With 3rd win, Manfuso must pony up trophy

He'll gladly pay price for retiring show prize

Notebook

July 01, 1999|By Tom Keyser | Tom Keyser,SUN STAFF

Winning a trophy is one thing. Retiring it is quite another.

Bob Manfuso, co-owner of Chanceland Farm in Howard County, won the Blarney Challenge Trophy for the third time Sunday at the Maryland Horse Breeders Association annual yearling show at the Timonium Fairgrounds.

Kentucky-based trainer Patrick Byrne judged Manfuso's colt by Boundary out of Playwithebigboys the show's grand champion. Because this was Manfuso's third grand champion -- he won in 1992 and 1994 -- he not only won the trophy, but retired it. And now, he must replace it with one of his own.

That's how the yearling show works. If you win grand champion three times, you take home the trophy. But then you have to furnish the replacement hardware.

In 1960, Rigan McKinney retired the Henry L. Straus Memorial Trophy after showing his third grand champion in four years. McKinney replaced that with his own trophy and named it after his Blarney Farm in Woodbine.

McKinney was a breeder, trainer, polo player, amateur steeplechase rider and, coincidentally, married to the aunt of Katy Voss, the trainer who co-owns Chanceland Farm with Manfuso.

Manfuso said he will gladly come up with a trophy for the yearling show.

"We'll probably call it the Chanceceland Challenge Trophy," he said. "This is an incredible statement about the crew we've got here at the farm. These things don't happen by accident."

Manfuso's colt was best of 81 yearlings shown in six classes. The sire, Boundary, stands at Claiborne Farm in Kentucky. Manfuso owns the mare, Playwithebigboys, who has a weanling by Polish Numbers and is in foal to Concern.

She is also the dam of Skunder's Wonder, judged reserve champion two years ago. Now 3, the son of Waquoit won his first start June 5 at Monmouth Park. He paid $75.80 to win.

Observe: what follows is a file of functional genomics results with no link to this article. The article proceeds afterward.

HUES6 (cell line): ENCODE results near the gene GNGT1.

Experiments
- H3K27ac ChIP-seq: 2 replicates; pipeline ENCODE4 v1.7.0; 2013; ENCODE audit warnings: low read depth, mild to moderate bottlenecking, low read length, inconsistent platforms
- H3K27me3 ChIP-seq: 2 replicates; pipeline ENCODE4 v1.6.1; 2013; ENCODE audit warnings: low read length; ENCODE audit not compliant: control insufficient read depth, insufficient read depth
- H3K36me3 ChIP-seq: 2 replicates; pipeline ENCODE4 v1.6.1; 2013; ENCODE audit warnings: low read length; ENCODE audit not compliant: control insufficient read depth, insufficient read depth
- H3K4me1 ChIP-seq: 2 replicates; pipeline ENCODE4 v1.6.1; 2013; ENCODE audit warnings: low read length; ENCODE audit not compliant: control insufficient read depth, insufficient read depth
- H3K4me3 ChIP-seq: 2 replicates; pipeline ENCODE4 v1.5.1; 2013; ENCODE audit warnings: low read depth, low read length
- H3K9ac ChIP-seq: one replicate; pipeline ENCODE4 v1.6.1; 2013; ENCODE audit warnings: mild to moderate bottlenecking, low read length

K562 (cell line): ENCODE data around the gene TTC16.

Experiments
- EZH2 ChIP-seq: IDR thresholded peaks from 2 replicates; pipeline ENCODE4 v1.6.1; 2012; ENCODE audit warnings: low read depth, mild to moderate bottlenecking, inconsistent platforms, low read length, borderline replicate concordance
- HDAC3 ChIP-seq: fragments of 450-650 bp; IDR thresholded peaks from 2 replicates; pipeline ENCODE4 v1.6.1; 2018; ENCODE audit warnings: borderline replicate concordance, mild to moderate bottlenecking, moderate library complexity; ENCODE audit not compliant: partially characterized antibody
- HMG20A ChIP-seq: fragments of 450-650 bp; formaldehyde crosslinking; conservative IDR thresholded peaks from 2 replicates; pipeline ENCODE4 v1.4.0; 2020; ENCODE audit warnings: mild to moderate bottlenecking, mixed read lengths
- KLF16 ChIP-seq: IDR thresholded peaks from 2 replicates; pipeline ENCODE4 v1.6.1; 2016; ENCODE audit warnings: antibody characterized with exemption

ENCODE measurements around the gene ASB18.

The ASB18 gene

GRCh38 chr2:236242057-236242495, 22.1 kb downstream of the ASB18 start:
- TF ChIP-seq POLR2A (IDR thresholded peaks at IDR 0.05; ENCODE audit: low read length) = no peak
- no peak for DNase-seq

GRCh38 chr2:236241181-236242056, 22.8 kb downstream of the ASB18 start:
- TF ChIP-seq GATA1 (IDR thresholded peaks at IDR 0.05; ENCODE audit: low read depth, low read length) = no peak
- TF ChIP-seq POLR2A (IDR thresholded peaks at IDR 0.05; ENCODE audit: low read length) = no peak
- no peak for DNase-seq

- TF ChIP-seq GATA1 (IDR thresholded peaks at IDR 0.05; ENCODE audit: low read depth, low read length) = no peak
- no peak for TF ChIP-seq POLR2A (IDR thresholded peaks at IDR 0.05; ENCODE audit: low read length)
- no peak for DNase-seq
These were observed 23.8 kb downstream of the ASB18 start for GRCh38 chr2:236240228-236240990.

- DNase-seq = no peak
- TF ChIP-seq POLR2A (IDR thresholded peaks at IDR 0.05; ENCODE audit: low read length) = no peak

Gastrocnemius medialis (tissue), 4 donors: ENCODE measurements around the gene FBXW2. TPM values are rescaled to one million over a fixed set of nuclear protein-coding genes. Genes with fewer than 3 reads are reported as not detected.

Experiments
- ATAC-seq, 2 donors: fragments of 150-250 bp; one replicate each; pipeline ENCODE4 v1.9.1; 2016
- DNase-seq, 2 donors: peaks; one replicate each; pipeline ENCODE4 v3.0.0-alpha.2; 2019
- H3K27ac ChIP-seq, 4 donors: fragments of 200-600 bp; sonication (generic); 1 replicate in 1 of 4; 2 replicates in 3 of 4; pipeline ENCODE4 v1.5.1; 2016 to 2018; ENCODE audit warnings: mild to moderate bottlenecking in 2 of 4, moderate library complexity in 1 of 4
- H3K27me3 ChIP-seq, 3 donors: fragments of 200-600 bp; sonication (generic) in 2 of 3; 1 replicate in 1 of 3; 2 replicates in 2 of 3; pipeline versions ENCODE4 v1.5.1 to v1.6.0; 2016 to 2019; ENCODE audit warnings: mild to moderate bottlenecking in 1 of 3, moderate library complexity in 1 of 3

The reserve champion Sunday was Quest of Fate, a colt by Norquestor out of Johnandjo, bred and owned by Everett Ayers.

Other winners of their classes were a colt by Valley Crossing out of Nubile, bred and owned by Bonita Farm and Joe and George Nicholson; a filly by Itaka out of Miss Jove, bred and owned by Ralph Comi; a filly by Allen's Prospect out of Gala Runaway, bred and owned by Flag Rock LLP, and a filly by Alydeed out of Miss Kokopelli, bred and owned by Mary Eppler.

Setting July 4 stage

Bally's at Ocean Downs opens its summer season tonight with harness racing beginning at 7: 15, bands, pony rides, Lollipop the clown and fireworks -- a fitting prelude to the July 4 weekend.

The track near Ocean City will race live 40 nights, generally Wednesday through Sunday. But there are several exceptions (no racing July 8 and 15, Aug. 12, 19, 25 and 26, Sept. 1 and 2).

Parking and admission are free. The track offers a wide range of simulcasts daily. Also, it has scheduled numerous promotions and special events. For information, call Ocean Downs at 410-641-0600.

Rosecroft `Funfest'

Rosecroft Raceway is saving its fireworks for Saturday -- on and off the track.

As part of its third annual Family Funfest, the harness track in Prince George's County will offer carnival rides, games, face painting, pony rides, clowns and magicians from 6 to 10 p.m. Fireworks will begin about 11 p.m.

On the track (post time 7: 20 p.m.), Rosecroft will showcase its best home-grown 3-year-olds in four Maryland Sire Stakes finals. Admission to the races and Funfest is $2. Children under 12 will be admitted free.

Big day for jockeys

At Laurel Park, Saturday is Jockeys Across America Day.

Jockeys will sign autographs for a $1 donation beginning at noon on the first floor of the clubhouse and then, between races, participate in the ninth annual "Jockey Dash." All proceeds will benefit the Don Macbeth Memorial Jockey Fund for disabled riders.

On Monday, Laurel Park will deviate from its normal schedule and race live (normal post time 1: 05 p.m.). It will offer simulcasts only Tuesday and Wednesday. Live racing will resume next Thursday.

Three Ring buried

Three Ring, the fast and gutsy 3-year-old filly, was buried Monday at the farm of her owner, Barry K. Schwartz, near Somers, N.Y. In the Belmont Park paddock Saturday before the Mother Goose Stakes, Three Ring reared, slipped, fell and fractured her skull in front of hundreds of trainers, owners and patrons.

Reraise, last year's Eclipse-Award winning sprinter, will miss the Frank J. De Francis Memorial Dash because of a tendon injury suffered last week during training at Hollywood Park. He will likely be sidelined the rest of the year.

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